New Treatments for Varicose Veins
If you're "vein" or in pain, varicose veins are more easily treated now than in the past.
Can Holistic Remedies Help?
Where grandmother probably took a trip to the doctor and mother
a trip to the medicine cabinet, younger sufferers now want to hit the health
food store. Molly Kimball, RD, sports nutritionist at the Ochsner Clinic's
Elmwood Center in New Orleans, recommends a diet low in carbs and rich in fiber
to keep weight down and all circulatory systems going strong.
A 100 mg coenzyme Q10 helps with circulation and tissue
oxygenation, she says. Omega-3 oils (1,000 mg daily) help with elasticity of
blood vessels. Also much touted for varicose veins are ginkgo biloba and
vitamin K. "You can start at 60 mg twice daily and go to 120 mg twice daily
on ginkgo," Kimball says. Tsao and Weiss are both doubtful about ginkgo,
however. "There have been no formal studies of the effects on varicose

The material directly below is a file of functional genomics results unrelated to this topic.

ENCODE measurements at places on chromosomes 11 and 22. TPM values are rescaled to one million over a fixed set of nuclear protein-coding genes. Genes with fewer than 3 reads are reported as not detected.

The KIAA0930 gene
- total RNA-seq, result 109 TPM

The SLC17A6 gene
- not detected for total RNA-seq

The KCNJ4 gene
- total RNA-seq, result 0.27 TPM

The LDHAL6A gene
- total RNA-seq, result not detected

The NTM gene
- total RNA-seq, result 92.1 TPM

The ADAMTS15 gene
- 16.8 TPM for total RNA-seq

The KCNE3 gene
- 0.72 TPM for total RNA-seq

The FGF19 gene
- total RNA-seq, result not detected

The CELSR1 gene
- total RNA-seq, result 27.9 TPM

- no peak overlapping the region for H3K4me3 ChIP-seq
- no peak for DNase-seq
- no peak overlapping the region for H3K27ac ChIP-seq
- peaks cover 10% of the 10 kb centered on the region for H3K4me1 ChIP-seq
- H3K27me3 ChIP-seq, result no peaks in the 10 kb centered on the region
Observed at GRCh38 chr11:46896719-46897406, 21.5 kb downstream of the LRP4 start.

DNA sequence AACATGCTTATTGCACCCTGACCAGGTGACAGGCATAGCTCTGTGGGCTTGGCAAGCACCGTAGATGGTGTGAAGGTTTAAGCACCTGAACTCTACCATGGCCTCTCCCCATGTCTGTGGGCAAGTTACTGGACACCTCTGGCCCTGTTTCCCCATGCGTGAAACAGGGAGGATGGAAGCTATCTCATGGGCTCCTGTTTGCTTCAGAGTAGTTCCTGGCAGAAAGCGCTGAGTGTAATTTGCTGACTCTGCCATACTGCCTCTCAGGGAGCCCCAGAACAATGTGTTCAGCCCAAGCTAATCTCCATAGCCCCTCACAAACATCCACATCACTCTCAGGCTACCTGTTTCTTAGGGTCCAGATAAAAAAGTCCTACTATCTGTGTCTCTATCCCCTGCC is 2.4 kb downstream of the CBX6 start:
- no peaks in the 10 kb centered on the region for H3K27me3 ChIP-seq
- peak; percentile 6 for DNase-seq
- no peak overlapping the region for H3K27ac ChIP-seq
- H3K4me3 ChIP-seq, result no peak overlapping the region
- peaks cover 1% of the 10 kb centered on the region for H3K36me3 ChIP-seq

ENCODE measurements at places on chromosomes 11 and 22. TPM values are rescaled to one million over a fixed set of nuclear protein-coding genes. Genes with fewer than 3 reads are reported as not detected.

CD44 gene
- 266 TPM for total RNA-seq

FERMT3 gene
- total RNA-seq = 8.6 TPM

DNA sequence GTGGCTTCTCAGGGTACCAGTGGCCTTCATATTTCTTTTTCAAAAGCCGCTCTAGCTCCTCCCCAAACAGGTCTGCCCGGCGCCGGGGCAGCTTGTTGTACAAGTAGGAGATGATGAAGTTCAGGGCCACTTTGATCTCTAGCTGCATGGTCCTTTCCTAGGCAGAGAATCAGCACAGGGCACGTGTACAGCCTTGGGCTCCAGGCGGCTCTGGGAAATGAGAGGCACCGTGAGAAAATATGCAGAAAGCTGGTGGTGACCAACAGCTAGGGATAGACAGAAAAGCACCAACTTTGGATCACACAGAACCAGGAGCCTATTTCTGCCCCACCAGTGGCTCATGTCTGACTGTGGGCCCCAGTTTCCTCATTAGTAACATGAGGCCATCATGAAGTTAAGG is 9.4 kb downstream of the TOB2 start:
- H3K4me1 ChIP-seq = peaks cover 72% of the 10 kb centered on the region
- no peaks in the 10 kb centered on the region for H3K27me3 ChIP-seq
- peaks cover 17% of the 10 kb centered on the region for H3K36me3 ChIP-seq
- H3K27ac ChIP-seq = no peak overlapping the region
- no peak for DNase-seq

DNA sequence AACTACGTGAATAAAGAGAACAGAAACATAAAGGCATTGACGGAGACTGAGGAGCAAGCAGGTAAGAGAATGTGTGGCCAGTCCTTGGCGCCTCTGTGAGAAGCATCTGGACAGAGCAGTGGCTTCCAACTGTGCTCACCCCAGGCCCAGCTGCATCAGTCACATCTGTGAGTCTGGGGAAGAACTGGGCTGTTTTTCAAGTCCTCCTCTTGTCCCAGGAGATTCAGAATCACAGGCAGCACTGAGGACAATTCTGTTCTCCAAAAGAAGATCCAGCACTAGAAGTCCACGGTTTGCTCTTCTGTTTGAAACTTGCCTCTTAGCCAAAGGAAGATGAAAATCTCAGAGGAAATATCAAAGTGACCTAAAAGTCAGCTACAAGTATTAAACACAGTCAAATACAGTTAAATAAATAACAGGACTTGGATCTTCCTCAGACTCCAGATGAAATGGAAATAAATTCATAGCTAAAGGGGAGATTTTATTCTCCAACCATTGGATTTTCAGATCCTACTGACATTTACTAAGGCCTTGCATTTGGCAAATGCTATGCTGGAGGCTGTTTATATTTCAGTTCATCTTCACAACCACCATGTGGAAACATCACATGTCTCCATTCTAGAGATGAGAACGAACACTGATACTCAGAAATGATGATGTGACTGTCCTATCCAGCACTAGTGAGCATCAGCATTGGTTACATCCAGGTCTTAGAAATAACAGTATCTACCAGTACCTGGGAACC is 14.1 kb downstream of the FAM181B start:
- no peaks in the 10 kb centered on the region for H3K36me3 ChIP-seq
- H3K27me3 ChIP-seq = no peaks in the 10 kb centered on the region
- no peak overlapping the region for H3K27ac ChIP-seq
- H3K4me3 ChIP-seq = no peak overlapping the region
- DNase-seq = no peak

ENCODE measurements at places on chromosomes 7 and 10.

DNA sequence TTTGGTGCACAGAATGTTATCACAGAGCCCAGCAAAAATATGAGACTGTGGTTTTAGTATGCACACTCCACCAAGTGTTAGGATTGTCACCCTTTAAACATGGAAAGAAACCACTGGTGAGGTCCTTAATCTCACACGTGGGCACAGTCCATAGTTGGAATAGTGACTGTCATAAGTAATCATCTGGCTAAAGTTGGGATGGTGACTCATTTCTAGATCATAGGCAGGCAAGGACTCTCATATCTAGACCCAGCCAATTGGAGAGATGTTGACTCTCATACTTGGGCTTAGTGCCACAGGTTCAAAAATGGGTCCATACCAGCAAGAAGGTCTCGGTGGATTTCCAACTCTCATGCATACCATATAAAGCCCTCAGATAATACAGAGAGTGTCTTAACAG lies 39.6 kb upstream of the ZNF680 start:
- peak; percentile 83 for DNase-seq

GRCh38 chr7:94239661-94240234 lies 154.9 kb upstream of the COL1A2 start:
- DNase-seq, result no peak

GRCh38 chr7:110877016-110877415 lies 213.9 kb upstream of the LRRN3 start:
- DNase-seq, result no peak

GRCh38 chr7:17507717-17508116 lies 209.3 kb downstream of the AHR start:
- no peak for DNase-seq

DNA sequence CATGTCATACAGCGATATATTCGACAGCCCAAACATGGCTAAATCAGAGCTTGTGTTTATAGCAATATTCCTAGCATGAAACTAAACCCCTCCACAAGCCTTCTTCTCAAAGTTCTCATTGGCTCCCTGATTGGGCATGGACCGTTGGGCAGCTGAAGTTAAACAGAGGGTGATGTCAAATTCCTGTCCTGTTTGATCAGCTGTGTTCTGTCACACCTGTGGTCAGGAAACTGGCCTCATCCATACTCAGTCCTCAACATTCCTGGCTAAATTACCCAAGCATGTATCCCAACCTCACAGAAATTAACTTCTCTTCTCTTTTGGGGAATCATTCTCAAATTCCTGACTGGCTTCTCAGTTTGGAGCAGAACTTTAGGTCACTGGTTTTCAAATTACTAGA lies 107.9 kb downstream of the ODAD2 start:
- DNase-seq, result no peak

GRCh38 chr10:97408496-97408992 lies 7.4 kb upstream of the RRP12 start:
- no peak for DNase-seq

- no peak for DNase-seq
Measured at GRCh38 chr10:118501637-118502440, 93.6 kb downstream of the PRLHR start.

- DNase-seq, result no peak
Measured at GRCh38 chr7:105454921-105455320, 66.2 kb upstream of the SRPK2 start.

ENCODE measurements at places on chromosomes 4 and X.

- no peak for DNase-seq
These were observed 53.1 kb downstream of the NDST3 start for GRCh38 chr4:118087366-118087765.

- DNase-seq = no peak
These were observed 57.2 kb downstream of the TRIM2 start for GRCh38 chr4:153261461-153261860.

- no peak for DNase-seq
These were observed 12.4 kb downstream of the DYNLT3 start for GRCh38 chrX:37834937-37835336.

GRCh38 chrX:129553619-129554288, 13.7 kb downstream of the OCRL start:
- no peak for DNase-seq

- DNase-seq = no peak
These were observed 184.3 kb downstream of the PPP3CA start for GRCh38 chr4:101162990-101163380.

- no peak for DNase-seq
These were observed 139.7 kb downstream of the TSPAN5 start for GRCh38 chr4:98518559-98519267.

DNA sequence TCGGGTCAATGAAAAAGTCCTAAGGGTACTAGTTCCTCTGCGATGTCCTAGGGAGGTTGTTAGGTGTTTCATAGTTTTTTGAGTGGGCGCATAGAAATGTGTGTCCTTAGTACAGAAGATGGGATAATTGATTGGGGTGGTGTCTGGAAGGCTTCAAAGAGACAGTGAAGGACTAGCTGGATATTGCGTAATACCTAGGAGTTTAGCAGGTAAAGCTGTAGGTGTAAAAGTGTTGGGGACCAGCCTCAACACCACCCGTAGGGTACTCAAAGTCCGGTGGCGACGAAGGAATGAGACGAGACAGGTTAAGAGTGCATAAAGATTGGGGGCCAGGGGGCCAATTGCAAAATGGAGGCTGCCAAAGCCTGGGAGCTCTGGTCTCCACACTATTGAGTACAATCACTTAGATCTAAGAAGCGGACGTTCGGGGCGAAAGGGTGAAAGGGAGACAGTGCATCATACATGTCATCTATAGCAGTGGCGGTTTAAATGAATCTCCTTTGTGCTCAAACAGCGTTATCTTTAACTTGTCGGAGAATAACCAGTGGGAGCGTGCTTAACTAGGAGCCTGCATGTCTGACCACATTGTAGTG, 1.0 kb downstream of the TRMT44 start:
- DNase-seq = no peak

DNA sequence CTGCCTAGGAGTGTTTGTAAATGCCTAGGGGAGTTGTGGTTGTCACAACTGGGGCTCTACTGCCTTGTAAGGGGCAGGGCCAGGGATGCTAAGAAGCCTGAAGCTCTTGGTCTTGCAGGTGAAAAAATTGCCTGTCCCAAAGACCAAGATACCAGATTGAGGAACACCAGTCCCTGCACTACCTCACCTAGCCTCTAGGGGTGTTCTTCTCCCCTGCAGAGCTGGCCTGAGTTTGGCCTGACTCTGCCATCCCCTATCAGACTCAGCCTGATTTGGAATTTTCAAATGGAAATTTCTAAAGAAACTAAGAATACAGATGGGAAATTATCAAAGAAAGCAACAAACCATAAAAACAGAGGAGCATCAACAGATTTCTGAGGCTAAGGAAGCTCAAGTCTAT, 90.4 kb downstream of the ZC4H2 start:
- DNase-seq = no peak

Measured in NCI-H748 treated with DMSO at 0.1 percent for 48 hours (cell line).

veins," Tsao says. And if you have normal levels of vitamin K, you don't
need more, she adds.
The best way to prevent varicose veins if they are in your
family is to not stand for long periods, Weiss advises. Other tips include:
- Avoid sitting with your legs crossed, it puts terrible pressure on the
- Elevate your legs when resting. This applies especially to pregnant
- If you're on a long flight, get up and walk about every hour. This goes for
sitting at the computer, too.
Now here's the bad news. Wearing support hose -- yes we're
talking the dreaded pantyhose -- is recommended for anyone with visible veins
or for people who have had a procedure done. "Wear them every waking
hour," says Tsao.
Star Lawrence is a medical journalist based in the Phoenix